The End-of-Cycle reports present case studies of four schools located in Abu Dhabi and Al Ain that achieved significant improvement in their performance from Cycle 1 to Cycle 2.
In one of the schools, improvement was evident in terms of introducing a rigorous system of lesson observations, where school leaders observed lessons frequently offering teachers constructive advice, relevant training and mentoring.
The curriculum has also been modified in a range of subjects to include more emphasis on developing students’ understanding of the diversity of cultures and traditions represented in the UAE; students now have a better understanding of how well they are doing and what they need to do to improve the quality of their work.
Another former villa school has shown remarkable progress in teaching. Students in all grades experience briskly paced, challenging, well differentiated lessons, with significant opportunities for active participation.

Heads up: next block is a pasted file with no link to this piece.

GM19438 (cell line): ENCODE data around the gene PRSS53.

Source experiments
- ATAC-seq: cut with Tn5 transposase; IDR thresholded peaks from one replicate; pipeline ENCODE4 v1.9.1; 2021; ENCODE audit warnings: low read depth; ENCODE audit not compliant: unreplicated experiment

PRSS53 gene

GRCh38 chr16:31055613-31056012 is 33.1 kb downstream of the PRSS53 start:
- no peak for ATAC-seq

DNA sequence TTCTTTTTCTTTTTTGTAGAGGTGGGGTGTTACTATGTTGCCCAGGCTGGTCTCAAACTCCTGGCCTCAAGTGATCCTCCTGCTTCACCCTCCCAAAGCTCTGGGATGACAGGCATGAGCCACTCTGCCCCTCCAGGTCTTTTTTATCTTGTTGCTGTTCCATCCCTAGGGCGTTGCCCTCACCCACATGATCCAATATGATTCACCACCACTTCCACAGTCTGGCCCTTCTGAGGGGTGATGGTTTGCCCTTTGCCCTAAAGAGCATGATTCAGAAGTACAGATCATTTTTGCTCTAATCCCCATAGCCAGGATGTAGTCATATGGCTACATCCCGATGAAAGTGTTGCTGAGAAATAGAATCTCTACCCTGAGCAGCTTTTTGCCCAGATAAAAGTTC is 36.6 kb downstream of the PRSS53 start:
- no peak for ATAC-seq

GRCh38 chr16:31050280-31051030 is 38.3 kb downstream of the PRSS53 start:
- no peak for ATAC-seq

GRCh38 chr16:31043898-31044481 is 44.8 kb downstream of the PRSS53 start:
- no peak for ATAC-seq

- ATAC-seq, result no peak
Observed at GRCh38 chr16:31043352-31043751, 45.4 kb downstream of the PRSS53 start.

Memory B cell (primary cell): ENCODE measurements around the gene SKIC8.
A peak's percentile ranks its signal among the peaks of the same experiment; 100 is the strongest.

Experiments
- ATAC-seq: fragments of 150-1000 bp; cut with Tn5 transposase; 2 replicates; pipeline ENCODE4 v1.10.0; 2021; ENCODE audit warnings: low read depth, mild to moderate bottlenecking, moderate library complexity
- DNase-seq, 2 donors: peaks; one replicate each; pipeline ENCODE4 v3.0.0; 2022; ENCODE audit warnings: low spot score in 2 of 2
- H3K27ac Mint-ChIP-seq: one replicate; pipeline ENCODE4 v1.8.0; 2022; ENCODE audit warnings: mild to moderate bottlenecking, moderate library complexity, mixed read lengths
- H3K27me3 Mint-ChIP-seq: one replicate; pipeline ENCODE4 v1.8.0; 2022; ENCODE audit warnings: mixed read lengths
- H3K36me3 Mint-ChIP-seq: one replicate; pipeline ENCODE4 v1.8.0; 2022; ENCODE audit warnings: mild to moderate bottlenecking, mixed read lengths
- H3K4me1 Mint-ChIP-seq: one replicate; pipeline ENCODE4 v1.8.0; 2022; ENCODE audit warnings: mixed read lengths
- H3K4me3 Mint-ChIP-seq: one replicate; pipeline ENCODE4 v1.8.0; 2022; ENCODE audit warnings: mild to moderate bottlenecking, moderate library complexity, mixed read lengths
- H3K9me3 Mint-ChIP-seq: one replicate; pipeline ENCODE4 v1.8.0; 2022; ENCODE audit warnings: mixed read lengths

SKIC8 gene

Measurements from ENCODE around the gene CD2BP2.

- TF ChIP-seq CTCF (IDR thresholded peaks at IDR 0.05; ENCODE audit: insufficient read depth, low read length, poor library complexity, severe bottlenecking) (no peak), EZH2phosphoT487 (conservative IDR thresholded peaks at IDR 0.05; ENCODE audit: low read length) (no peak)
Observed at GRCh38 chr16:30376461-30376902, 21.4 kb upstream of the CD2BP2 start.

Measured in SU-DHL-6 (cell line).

All health, safety and care issues have also been resolved. Teachers are all familiar with the new child protection policy and children know who to speak to if they have any concerns.
A third school has started to show significant improvement in their teaching skills among KG grades. The KG Curriculum at the school now encourages learning through play and teachers are well supported by assistants in planning, preparation and assessment. The children’s progress in reading, writing and mathematics is checked regularly and teachers use that information to plan activities closely matched to the needs of the individual child.
Senior leaders at a fourth school took immediate action to address some of their issues. The school adopted a frank and open approach, actively seeking professional opinions and support, drawing on the expertise of external consultants and ADEC support staff.
“Schools now have a clear agenda to raise their overall standards and improve quality of education from all perspectives. We are delighted to be where we are today in such a short period of time. Reform takes time, and if things continue to improve at the current pace, we are optimistic about the future of private education across the Emirate of Abu Dhabi,” concluded Engineer Al Dhaheri.
ADEC media contact:
Dina El Shammaa
Senior Media Specialist
Strategic Comm & Media
Tel: +971 2 6150 000
Dir: +971 2 6150 948